If you stay sedentary your body can become more sensitive to stress, so even minor triggers – you know, the washing machine breaking; organising a Hen Party; or having a crap date ­− leaves you mentally exhausted.  Look, I’m not the ‘fit and fun police’, but if you can squeeze in 20 minutes exercise a day and you’re physically able to, why not try it and see if you land sunny side up?

Picture citation: Jeanette Goodrich, Fitness and health concept in tag cloud (CC BY-NC 2.0)

Most depressing day of the year

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I’m feeling bright and I’m feeling breezy, but wait: it’s officially the most depressing day of the year.

This year Blue Monday – the day that researchers say is the most depressing day of the year – is today and will be a foghorn for all mental health illness. The hashtag #bluemonday24 (for 24 hour posts) is set.  So use it!

The world health organisation says that in 2030 mental health will be one of the biggest concerns. And we know that one in four people experience a mental health problem each year.  Many will come into contact with the police either as victims of crime, witnesses, offenders or perhaps when detained under Section 136 of the Mental Health Act.

Police are now working with a wide range of agencies, such as health services and voluntary sector services, to ensure there’s an appropriate response which meets the needs of individuals with mental health problems. But, there still isn’t enough support for mental health services and governments need to sit up and take notice, like Mind is already doing.

The mental health charity recently received an accolade in recognition of the valuable work it does – via its helpline – to support those affected by mental health problems. Recent figures show demand for the Infoline has risen by 55 per cent in two years. Since 2012 the number of people contacting the Mind Infoline for advice and support has risen from 51,300 to 79,600.

I’m trying to do something good on the most miserable day of the year, so, if you want to do something great too, please share this, or join in the conversation on social media, using #bluemonday24.

There is a stigma for those in ‘possession’ of mental health of feeling alone, so today, spare just five minutes – on the most depressing day of the year – and help others feel a little bit brighter, and maybe a little better.

Picture citation: Natalie Schmid, Eyes Closed, Mind Open (CC BY-NC 2.0)

‘Back’ in the game

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This post is purely a quote from a letter of complaint I sent shortly after undergoing my third spine operation (OLIF Fusion).

 “My second complaint is about the staff working on the evening Friday 25 January. Towards the early hours of the morning I ran out of my morphine pump. I pressed the nurse bell and waited 20 minutes, the nurse came in, turned my bell off and said she could not replace the morphine alone but would return soon. I waited for over three hours for the morphine to be replaced and in that time I pressed the nurse bell five times.

I pressed the nurse bell to go to the toilet. Two nurses arrived, and they moaned – I would not try a bed pan. You mention that ward staff are advised on how to manage patients care after spine surgery, however on more than three occasions I was asked to use a bed pan, for ease of the nurses, rather than a commode. I refused the bedpan as it would have come into direct contact with my wound (and my drain), after already having two spine surgeries, I knew that I needed to remain flat; tilting my pelvis would have put me in clinical jeopardy. I would like to confirm that I did not want a catheter and I was happy using the commode, the biggest problem I faced was nurses attending promptly and offering me a safe and dignified way to release myself. During my time in hospital I waited for relatives to visit and I relieved myself in a camping toilet pan.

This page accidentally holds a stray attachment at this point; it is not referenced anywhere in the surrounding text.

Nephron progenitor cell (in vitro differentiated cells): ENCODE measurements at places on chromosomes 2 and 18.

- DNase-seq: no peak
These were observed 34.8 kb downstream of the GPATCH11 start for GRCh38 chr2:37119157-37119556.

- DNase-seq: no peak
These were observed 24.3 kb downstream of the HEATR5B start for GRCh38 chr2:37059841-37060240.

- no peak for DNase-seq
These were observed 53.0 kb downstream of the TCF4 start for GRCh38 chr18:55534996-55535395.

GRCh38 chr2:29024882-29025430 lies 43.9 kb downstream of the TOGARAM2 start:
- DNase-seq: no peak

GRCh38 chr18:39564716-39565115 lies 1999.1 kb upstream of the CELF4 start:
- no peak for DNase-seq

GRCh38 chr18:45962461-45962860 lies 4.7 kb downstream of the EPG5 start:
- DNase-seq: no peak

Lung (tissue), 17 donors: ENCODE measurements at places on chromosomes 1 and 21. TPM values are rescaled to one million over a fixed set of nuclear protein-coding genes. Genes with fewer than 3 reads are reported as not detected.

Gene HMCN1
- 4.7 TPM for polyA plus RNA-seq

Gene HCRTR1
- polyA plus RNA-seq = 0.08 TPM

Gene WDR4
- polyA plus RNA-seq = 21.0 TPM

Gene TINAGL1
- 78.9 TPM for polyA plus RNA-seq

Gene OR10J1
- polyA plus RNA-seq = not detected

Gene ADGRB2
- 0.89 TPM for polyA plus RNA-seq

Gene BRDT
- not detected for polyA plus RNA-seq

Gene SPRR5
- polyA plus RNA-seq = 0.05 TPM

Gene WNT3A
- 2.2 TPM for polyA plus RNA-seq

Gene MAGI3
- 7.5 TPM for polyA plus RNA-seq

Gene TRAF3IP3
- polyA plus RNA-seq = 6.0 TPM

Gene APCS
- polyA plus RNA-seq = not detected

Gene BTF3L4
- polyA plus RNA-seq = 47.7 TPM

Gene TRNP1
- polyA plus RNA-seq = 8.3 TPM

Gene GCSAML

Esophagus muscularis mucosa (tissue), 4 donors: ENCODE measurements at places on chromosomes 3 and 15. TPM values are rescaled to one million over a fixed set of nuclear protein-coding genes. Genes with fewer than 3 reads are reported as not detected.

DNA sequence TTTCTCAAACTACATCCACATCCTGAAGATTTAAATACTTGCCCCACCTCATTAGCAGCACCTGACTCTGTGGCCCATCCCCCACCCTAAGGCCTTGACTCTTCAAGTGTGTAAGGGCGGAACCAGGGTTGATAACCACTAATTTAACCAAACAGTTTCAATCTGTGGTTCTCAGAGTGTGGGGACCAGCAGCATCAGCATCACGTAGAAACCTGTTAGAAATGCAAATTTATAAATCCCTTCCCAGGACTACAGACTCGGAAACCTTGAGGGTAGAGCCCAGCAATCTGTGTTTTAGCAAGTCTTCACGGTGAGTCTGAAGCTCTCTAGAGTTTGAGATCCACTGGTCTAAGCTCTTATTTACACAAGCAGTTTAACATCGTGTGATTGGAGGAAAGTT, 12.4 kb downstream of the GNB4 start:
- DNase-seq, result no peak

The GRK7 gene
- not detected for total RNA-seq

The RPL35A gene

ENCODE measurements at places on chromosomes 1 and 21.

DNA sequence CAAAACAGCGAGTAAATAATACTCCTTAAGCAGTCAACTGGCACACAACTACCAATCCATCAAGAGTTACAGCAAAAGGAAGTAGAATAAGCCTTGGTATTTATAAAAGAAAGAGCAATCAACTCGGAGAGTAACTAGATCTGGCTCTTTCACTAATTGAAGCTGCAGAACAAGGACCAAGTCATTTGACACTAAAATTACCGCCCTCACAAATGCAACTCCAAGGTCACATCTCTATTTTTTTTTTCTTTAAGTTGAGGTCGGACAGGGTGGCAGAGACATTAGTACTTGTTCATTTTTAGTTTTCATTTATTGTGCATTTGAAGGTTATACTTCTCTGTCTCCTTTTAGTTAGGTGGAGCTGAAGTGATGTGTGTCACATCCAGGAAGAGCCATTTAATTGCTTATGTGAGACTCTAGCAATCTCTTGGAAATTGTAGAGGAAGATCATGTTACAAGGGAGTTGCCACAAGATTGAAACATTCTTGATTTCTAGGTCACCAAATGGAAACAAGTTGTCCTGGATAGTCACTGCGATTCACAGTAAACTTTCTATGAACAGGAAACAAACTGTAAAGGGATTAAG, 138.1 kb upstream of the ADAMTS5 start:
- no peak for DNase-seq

The nurses were unaware of the type of surgery I had received. When they helped me from the bed to the commode they did not hold my weight and I could not hold myself up, so they dropped me on the floor. It was surreal to, one day after having major surgery, be dropped on the floor. I screamed out in pain and another nurse entered the room, they placed me on the commode. I was cold, sobbing and trying to relieve myself.  They showed great care by leaving me for ten minutes sitting on the commode. I had no choice but to wait as I could not reach the bell. They returned, placed me in bed and continued their private conversation.  The gist of their conversation: they wanted me to have a catheter, as it would have been easier on their backs not to have to lift me onto the commode again. How ironic, back pain.  I was told to stop crying.  I was prettified to be helped to the toilet again. I called my fiance and he arrived at 6.10 am and stayed with me. I finally received my pain relief at 8.00 am I could not reach any water or any of my things as the night staff had moved them out of reach for a person bed bound.

Other problems included:

  • During the medication rounds I was given Tramadol, which I refused to take as I was linked up to the PCA morphine pump. It would have been over my opium dose allowance. The nurse was embarrassed when I pointed this out.
  • Generally, the staff did not know what surgery I had received, so they asked me to use the bed pan, ‘sit up’ and pulled on my drain. A simple scribble on the white board – perhaps my name and my surgery type – would have solved the problem.
  • I wasn’t given any water during my stay. The water jug was left by the sink, in the far corner of my room, which I could not reach, being bed bound. My table was often moved away, and not moved back so I could not reach it. 
  • On the whole, my nurse bell was not answered and my relatives had to find a nurse to get me help.
  • Nurses raised my head without asking (medically I was not to raise it above 45 degrees).

I hope these problems will be addressed as I would hate for this level of care to continue. It was a truly awful experience.”

When you’re contending with this (see picture), you don’t want to have to write a letter, you don’t want to worry that you’ll be dropped on the floor a day after having spine surgery, and you don’t want to be humiliated by hospital staff, no one would.Back

It angers me that the only 14 UK hospitals were placed under investigation by the government.  Every hospital offering care should be bench-marked against the best and the worst.  All UK hospitals should receive the same standards to be measured by.  That’s what regulation’s for, even the banking system is catching on.  The NHS is a great service, but without (enough) trained staff showing empathy and common sense, patients will always suffer. I hope that I don’t need more surgery, and for anything that isn’t back-related, there’s always private.

Picture citation: Hospital corridor, in gray Julie Kertesz, CC BY-NC-SA 2.0